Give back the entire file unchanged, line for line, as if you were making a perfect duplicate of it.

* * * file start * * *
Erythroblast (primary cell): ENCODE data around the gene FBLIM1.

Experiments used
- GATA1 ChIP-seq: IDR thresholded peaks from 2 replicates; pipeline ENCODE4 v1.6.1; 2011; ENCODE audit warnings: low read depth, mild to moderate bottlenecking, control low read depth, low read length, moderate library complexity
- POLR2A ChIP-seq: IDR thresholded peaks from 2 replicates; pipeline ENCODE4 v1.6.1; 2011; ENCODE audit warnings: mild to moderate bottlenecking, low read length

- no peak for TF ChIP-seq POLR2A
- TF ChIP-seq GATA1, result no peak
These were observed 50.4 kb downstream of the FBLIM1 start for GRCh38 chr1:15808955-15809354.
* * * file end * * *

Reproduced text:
Erythroblast (primary cell): ENCODE data around the gene FBLIM1.

Experiments used
- GATA1 ChIP-seq: IDR thresholded peaks from 2 replicates; pipeline ENCODE4 v1.6.1; 2011; ENCODE audit warnings: low read depth, mild to moderate bottlenecking, control low read depth, low read length, moderate library complexity
- POLR2A ChIP-seq: IDR thresholded peaks from 2 replicates; pipeline ENCODE4 v1.6.1; 2011; ENCODE audit warnings: mild to moderate bottlenecking, low read length

- no peak for TF ChIP-seq POLR2A
- TF ChIP-seq GATA1, result no peak
These were observed 50.4 kb downstream of the FBLIM1 start for GRCh38 chr1:15808955-15809354.